It’s estimated that about 10% of Americans suffer from Restless Leg Syndrome (RLS). This condition is frequently misdiagnosed and can be a symptom of an underlying cause. Common underlying causes include chronic venous insufficiency. In order to obtain a proper diagnosis and treatment plan, it’s important to understand the symptoms and different causes of Restless Leg Syndrome, how vein insufficiency factors in, and what your healthcare provider will be looking for.
What is Restless Leg Syndrome?
Restless Leg Syndrome is considered a movement disorder since moving the legs is the only source of relief. Both legs are usually afflicted. Symptoms, which can range from mild to severe, include:
- Uncomfortable sensations described as throbbing, pulling or creeping in the legs
- Sensations are worse at night, typically while at rest or immobile for long periods of time
- Irresistible urge to move legs
While the disease affects both men and women, women are twice as likely to be afflicted. Restless Leg Syndrome can begin at any age, even childhood, but gets worse with age. Periods of remission lasting weeks or months have been reported with younger sufferers. More than 80% of RLS patients also have Periodic Limb Movement of Sleep (PLMS). This is involuntary leg twitching while sleeping, as often as every 15-40 seconds. PLMS can occur for part of or the entire night, and will often disrupt sleep. Sleep deprivation can aggravate RLS, creating an unhealthy cycle.
Causes of Restless Leg Syndrome
Restless Leg Syndrome has been linked to:
- Low levels of iron in the brain
- Parkinson’s, and other neurologic conditions
- Kidney failure
- Peripheral neuropathy
- Medications such as anti-nausea drugs, antipsychotics, antidepressants that increase serotonin, and cold and allergy treatments that contain sedating antihistamines
Alcohol and caffeine have been known to aggravate RLS symptoms.
The Link with Chronic Venous Insufficiency
RLS is also associated with chronic venous insufficiency (CVI). With CVI, venous reflux can trigger the uncomfortable sensations associated with RLS. Those with CVI typically have varicose veins, which is present in 25-35% of females and 10-20% of males – a statistic consistent with the more frequentÂ female RLS sufferers. Because patients with RLS have a high likelihood of having CVI, treatment of CVI can relieve symptoms. In fact, a study in the journal Phlebology found that 98% of patients treated for CVI found relief from their RLS symptoms, with 80% reporting long-term relief.
Restless Leg Syndrome Diagnosis
There is no specific test for RLS, but doctors will look for four things:
- Symptoms that are worse at night
- An overwhelming urge to move legs for relief
- Symptoms triggered by rest or periods of inactivity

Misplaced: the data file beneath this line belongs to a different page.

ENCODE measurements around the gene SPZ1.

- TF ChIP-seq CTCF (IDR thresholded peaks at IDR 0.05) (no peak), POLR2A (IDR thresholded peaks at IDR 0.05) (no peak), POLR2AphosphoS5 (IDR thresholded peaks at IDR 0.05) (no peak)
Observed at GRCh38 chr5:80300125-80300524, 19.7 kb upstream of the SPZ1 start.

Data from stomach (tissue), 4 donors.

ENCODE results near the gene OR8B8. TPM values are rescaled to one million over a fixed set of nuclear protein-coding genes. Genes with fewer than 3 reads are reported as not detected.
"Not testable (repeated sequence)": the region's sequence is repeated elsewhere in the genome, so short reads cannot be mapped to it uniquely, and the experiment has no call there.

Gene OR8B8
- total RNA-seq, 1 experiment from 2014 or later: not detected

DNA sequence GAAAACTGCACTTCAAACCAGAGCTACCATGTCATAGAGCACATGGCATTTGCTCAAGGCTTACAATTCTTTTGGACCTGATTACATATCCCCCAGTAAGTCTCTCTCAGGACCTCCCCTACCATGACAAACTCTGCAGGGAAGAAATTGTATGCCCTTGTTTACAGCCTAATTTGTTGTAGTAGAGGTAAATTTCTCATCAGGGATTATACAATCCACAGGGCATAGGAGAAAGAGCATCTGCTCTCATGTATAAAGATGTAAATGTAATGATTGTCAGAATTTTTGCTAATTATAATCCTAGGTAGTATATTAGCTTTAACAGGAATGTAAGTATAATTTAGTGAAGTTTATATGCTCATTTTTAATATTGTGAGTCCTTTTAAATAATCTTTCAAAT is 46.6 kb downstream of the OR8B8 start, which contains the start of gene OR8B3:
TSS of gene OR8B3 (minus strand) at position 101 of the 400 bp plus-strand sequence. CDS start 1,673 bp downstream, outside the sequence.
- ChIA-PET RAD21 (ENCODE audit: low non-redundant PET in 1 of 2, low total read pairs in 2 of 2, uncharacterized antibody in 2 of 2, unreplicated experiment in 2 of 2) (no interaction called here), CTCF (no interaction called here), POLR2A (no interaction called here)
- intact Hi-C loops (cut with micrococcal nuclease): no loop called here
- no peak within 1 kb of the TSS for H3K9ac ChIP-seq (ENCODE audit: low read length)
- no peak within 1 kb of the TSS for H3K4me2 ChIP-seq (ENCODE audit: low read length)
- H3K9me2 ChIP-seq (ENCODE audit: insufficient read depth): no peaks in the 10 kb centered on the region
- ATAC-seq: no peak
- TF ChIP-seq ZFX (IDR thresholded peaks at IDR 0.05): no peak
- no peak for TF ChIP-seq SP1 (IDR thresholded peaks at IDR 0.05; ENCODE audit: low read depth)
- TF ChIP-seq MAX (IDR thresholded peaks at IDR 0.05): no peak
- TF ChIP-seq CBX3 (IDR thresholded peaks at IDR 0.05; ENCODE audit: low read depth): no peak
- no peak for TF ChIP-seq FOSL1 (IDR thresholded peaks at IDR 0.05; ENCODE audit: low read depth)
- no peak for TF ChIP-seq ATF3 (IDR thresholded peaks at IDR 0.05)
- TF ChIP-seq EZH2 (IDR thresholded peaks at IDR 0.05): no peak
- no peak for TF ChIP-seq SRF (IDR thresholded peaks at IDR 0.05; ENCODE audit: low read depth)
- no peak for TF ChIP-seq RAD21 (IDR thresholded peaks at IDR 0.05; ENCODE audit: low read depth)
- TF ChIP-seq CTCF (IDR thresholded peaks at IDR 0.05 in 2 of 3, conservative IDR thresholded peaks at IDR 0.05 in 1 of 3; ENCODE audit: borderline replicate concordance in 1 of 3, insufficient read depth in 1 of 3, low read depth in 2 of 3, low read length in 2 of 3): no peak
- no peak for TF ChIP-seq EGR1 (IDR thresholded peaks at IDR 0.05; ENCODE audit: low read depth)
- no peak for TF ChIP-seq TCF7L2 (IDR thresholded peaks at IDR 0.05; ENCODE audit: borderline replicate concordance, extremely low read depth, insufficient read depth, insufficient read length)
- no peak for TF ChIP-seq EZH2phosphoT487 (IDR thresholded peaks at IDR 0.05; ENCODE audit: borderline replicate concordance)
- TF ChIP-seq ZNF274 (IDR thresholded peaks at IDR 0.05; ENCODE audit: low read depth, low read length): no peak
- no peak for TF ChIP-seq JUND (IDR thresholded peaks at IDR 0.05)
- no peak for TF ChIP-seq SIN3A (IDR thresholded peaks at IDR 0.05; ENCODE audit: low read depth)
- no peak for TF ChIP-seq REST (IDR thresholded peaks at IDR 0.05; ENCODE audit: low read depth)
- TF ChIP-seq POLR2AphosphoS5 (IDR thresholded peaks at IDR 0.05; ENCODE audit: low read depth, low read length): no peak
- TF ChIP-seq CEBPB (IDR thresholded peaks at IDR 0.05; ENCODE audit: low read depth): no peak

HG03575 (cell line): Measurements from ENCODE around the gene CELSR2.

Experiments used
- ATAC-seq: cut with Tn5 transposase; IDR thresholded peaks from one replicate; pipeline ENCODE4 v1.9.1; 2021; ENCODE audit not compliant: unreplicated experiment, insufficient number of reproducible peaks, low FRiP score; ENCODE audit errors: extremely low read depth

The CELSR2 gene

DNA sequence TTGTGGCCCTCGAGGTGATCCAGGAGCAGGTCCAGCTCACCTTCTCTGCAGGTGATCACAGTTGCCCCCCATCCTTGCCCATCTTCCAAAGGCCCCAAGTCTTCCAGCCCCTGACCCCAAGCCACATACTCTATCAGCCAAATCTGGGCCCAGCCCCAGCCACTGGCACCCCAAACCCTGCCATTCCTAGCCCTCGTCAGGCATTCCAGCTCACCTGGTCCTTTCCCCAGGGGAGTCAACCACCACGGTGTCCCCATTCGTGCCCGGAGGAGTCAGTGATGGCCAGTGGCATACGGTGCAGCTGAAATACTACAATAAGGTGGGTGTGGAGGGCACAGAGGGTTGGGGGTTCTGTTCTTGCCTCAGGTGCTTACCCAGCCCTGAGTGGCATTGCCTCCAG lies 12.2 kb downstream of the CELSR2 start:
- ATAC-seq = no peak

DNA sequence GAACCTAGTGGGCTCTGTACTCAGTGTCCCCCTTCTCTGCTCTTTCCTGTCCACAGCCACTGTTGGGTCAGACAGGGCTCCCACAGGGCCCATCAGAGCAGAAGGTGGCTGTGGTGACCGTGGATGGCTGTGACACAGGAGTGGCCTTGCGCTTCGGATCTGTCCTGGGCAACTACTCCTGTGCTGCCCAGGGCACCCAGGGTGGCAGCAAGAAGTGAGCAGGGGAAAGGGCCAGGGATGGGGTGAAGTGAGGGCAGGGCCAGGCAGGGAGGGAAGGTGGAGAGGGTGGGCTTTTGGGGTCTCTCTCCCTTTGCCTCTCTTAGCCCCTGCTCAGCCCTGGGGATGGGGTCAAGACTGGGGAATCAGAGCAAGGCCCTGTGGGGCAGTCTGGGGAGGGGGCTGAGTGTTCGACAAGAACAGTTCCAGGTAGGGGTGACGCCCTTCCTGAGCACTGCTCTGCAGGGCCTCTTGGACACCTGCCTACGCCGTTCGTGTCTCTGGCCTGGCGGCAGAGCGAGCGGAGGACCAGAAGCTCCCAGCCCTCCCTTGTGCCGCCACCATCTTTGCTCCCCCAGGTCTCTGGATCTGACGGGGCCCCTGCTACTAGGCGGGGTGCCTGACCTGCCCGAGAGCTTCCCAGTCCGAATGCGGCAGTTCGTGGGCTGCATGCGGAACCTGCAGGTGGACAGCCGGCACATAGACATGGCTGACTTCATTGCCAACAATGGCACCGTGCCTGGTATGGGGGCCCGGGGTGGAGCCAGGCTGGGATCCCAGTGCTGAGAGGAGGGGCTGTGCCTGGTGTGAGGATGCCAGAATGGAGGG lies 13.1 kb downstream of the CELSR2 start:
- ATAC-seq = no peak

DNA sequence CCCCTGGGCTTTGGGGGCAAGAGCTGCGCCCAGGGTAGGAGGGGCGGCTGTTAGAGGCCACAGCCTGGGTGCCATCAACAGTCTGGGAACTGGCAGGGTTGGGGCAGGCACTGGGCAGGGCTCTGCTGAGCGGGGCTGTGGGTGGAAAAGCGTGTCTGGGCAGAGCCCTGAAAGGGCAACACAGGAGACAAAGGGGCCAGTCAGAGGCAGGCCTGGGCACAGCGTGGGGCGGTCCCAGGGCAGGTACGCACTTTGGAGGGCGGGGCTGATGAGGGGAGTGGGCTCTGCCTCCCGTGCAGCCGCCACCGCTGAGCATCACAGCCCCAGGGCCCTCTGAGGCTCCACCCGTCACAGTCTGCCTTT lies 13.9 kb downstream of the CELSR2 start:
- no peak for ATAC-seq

- Relief only brought on by moving legs
To determine if the underlying condition is a vein disease, your doctor will need to do a complete physical examination and have a duplex ultrasound performed on the veins. The duplex ultrasound will help identify problems such as reflux and provide an overall picture of both the deep and superficial venous system. You will need to stand for this ultrasound, as this will reveal any blood flow concerns. If you lay down, venous insufficiency can be missed. Be sure to have your ultrasound done at a specialized vein center, as sonographers are specifically trained in finding venous insufficiency and produce more accurate results.
Restless Leg Syndrome Treatment
There are treatment options for venous insufficiency that can greatly reduce the symptoms of RLS. In the past, surgical stripping of veins was required, but technology has evolved and endovenous laser ablation (ELA) is the safe, nonsurgical procedure of choice. The ELA procedure works like this:
- A small, freckle-size incision is made in the skin
- An ultrasound guides a small probe with laser fiber to the damaged vein
- Pulses of laser light are sent to the vein, which causes the vein’s internal wall to collapse and seal shut
The entire procedure lasts less than an hour, and only local anesthesia is necessary. Patients can get up and walk the same day, and normal activities can be resumed in only a day or two. ELA boats a 98% long-term success rate at keeping the saphenous vein closed.
Sclerotherapy for Restless Leg Syndrome
Another treatment option is sclerotherapy, which is used to treat varicose or spider veins on the surface of the legs. During this procedure:
- A tiny needle injects a solution called sclerosant into the veins
- Sclerosant causes the veins to close
- The body absorbs the treated veins
An ultrasound may need to be used for guidance if deeper branches of the veins are present. Sclerotherapy usually requires multiple treatments.
Restless Leg Syndrome Doctor Utah
Don’t accept a lifetime of medication as your solution to Restless Leg Syndrome – find out if your RLS is caused by venous insufficiency. At the Vein Institute of Utah, we offer free leg screening twice a month to those in the Salt Lake Valley. Visit our website for more information or to sign up for a free leg screening.